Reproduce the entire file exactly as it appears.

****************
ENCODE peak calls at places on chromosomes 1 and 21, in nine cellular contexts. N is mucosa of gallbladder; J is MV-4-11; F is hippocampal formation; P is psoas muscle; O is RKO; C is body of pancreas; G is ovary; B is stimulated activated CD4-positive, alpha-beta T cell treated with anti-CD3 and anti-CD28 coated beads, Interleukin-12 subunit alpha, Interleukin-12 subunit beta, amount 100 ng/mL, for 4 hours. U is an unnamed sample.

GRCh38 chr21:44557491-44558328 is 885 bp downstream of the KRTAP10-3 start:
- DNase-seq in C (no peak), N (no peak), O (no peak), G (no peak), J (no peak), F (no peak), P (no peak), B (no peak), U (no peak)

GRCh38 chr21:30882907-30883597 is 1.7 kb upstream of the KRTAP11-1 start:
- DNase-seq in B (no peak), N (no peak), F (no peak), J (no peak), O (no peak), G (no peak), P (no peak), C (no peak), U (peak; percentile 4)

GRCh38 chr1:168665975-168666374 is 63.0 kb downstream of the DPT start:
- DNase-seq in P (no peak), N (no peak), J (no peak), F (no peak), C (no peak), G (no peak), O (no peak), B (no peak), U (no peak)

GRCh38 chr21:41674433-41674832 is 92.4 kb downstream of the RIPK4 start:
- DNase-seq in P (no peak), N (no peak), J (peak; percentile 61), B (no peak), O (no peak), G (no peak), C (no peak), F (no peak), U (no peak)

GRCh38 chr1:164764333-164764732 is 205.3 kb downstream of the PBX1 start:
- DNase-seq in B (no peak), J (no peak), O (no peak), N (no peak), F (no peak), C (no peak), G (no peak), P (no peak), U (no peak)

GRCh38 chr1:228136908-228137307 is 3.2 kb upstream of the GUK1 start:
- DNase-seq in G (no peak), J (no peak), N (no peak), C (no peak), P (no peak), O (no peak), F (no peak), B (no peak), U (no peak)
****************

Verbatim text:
ENCODE peak calls at places on chromosomes 1 and 21, in nine cellular contexts. N is mucosa of gallbladder; J is MV-4-11; F is hippocampal formation; P is psoas muscle; O is RKO; C is body of pancreas; G is ovary; B is stimulated activated CD4-positive, alpha-beta T cell treated with anti-CD3 and anti-CD28 coated beads, Interleukin-12 subunit alpha, Interleukin-12 subunit beta, amount 100 ng/mL, for 4 hours. U is an unnamed sample.

GRCh38 chr21:44557491-44558328 is 885 bp downstream of the KRTAP10-3 start:
- DNase-seq in C (no peak), N (no peak), O (no peak), G (no peak), J (no peak), F (no peak), P (no peak), B (no peak), U (no peak)

GRCh38 chr21:30882907-30883597 is 1.7 kb upstream of the KRTAP11-1 start:
- DNase-seq in B (no peak), N (no peak), F (no peak), J (no peak), O (no peak), G (no peak), P (no peak), C (no peak), U (peak; percentile 4)

GRCh38 chr1:168665975-168666374 is 63.0 kb downstream of the DPT start:
- DNase-seq in P (no peak), N (no peak), J (no peak), F (no peak), C (no peak), G (no peak), O (no peak), B (no peak), U (no peak)

GRCh38 chr21:41674433-41674832 is 92.4 kb downstream of the RIPK4 start:
- DNase-seq in P (no peak), N (no peak), J (peak; percentile 61), B (no peak), O (no peak), G (no peak), C (no peak), F (no peak), U (no peak)

GRCh38 chr1:164764333-164764732 is 205.3 kb downstream of the PBX1 start:
- DNase-seq in B (no peak), J (no peak), O (no peak), N (no peak), F (no peak), C (no peak), G (no peak), P (no peak), U (no peak)

GRCh38 chr1:228136908-228137307 is 3.2 kb upstream of the GUK1 start:
- DNase-seq in G (no peak), J (no peak), N (no peak), C (no peak), P (no peak), O (no peak), F (no peak), B (no peak), U (no peak)